It’s time for Monza. What a delicious prospect. Passion, pasta, Peroni and the Prancing Horse. Then there’s the traffic, the tifosi and the double-booking of grandstand seats…
The Italian Grand Prix has been held every year since 1950 and, along with the British race, is the only round to have been on the calendar for so many consecutive years. One of the truly great things about this race is that it is held at the Autodromo di Monza – a true Grand Prix circuit situated in parkland just outside Milan.
I had my first experience of this place back in 1969. And what a race it was. We had seats in the huge grandstand opposite the pits – when I say seats, in those days you perched on bare concrete steps that reached skyward from the edge of that everlasting straight from Parabolica to Curva Grande. No silly chicanes, just a highly dangerous, slipstreaming blast from corner to corner. That year the Italians had double-booked our seats, so we were jammed into a long row of very excitable Ferrari fans. They stood and cheered every time the red cars went by. Fantastic. The man selling bags of nuts and drinks was unable to make his way up the steps.
This was one of the closest races in the history of the sport. Less than a second covered the first four cars as they came out of Parabolica in formation before ducking and weaving over the line. But there wasn’t much for the tifosi to cheer. Amon and Rodréguez struggled with an uncompetitive car, the Mexican finally finishing sixth, two laps down, while Jackie Stewart won the slipstreaming contest by mere feet from Rindt, Beltoise and McLaren. That secured his first World Championship and the Constructors’ title for Matra. By the end of this thrilling encounter we had a little more room, many of the locals having long ago walked away.
Two years later we were back, having again driven from Sussex, over the Alps and down to Lake Como – a good place to stay to make the most of an Italian GP weekend. Milan is easier, but not in Sunday traffic. Again we were treated to a classic Monza experience. This time Peter Gethin was the last man to duck out of the slipstream and cross the line in the lead, less than a second ahead of Peterson, Cevert, Hailwood and Ganley. It could have been any one of them, but it was Gethin in the BRM, and he still talks about it. The red cars, now raced by Ickx and Regazzoni, retired. The traffic started early.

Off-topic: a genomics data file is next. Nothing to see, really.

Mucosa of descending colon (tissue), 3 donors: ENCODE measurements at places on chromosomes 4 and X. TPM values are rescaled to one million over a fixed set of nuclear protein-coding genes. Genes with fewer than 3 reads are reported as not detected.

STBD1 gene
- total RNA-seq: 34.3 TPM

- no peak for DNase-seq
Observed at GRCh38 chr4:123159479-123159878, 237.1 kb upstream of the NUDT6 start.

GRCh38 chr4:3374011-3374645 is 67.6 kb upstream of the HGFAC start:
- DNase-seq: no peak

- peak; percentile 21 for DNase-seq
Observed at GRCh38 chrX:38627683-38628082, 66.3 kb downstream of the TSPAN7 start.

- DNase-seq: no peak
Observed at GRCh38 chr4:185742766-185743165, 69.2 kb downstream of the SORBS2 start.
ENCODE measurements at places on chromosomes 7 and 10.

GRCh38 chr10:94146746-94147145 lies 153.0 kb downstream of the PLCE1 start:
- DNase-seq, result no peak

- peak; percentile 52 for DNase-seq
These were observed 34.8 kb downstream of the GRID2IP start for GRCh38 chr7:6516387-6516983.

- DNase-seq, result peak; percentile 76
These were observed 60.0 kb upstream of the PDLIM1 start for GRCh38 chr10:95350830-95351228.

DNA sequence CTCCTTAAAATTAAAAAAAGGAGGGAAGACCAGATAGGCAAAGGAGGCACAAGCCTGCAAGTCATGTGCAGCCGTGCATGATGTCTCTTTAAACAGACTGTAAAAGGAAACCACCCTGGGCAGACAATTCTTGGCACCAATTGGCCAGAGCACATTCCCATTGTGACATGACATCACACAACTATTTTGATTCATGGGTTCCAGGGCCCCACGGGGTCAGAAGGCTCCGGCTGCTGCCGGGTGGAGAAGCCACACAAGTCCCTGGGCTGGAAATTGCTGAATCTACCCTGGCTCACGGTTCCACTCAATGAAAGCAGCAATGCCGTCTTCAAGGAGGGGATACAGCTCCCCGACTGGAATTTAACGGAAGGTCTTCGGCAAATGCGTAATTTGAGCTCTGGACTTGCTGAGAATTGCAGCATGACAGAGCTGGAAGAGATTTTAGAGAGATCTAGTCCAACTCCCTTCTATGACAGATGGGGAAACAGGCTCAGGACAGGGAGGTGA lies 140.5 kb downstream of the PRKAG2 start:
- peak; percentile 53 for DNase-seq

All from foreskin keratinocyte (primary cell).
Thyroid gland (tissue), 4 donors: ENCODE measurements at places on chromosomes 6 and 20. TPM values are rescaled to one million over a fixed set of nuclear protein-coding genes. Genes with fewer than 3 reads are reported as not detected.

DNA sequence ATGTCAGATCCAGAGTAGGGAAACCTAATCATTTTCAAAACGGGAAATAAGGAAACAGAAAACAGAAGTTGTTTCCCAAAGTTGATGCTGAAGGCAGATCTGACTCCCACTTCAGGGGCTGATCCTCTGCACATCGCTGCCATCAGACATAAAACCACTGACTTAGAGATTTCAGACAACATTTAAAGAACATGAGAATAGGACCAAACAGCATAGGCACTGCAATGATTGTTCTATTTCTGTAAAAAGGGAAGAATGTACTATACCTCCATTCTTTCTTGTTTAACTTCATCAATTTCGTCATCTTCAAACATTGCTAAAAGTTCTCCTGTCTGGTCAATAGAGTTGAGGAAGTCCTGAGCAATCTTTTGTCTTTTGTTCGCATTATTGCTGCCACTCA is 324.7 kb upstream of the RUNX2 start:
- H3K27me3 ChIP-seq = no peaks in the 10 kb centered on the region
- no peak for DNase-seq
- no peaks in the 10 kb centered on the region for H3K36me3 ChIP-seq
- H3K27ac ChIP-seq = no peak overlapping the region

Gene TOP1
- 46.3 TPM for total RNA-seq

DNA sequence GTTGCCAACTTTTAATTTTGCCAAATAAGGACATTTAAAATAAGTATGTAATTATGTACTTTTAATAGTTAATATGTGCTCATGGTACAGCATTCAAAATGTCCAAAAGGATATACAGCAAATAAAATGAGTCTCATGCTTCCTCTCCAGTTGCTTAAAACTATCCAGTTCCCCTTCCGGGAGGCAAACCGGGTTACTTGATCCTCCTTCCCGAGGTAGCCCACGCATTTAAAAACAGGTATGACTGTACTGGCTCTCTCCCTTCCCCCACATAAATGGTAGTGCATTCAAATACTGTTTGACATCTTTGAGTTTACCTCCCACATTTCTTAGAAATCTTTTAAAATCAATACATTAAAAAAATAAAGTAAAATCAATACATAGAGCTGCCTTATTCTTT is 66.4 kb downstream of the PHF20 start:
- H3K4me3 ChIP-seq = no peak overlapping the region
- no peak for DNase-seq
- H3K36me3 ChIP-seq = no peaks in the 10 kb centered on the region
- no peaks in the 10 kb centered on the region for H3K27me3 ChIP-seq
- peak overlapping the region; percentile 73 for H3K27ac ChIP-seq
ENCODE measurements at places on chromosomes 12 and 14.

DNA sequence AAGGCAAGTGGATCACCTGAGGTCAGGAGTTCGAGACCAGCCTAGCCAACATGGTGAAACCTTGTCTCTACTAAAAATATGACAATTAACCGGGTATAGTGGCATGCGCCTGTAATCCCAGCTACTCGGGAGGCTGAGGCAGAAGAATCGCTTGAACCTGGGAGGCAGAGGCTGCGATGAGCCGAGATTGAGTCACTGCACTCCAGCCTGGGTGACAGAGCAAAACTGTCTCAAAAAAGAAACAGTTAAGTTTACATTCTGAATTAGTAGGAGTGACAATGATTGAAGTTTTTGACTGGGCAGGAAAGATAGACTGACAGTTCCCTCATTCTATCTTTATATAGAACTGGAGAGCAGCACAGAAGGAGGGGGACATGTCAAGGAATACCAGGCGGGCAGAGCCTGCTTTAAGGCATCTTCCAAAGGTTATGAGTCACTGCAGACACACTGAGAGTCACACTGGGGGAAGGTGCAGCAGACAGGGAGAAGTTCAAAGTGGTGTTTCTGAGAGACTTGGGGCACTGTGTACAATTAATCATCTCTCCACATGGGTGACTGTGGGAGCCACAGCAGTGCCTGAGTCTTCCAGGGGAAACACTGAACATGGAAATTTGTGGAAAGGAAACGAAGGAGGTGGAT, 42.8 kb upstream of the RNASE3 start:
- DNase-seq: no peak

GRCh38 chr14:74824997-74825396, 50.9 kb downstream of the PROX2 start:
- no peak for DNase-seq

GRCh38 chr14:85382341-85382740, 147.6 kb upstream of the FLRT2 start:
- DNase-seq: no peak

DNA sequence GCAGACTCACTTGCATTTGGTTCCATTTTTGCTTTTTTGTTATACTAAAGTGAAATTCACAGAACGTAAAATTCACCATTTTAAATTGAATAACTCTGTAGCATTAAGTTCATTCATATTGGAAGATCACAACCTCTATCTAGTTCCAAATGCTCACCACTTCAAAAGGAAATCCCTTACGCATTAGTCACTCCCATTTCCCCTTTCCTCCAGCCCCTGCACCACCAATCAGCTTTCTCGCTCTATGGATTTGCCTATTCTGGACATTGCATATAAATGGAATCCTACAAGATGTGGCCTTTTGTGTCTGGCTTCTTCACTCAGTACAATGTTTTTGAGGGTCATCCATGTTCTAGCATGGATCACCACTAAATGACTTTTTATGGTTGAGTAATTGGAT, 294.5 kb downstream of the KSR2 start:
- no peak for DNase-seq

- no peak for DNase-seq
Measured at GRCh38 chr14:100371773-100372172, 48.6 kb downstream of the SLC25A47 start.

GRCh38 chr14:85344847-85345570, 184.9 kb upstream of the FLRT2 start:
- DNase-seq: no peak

Of course we no longer have four cars abreast, and nor do we have the same daunting circuit. But Monza is Monza, and you have to go there at least once in your life. Like Silverstone, Spa, Monte Carlo and Interlagos, it’s a pilgrimage for which you must put aside the pennies and go.
It’s not just Monza, it’s Ferrari, it’s the passion, it’s the blinding speed and noise, the flashes of colour in the trees through the Lesmos, the whole wonder of Italy. Ah, Forza Ferrari.
No, I am not biased – I simply believe that Ferrari and Italy are vital ingredients of Grand Prix racing. I don’t like team orders, and I very much hope that the stupid rule (Article 39.1) introduced by Max Mosley to outlaw the practice will be banished, and that Ferrari will not be singled out.
Meanwhile, Monza goes ahead as it always must. OK, the place has been emasculated in the interests of safety, but this is still one of the great sporting arenas. The atmosphere remains intact – the people have seen to that.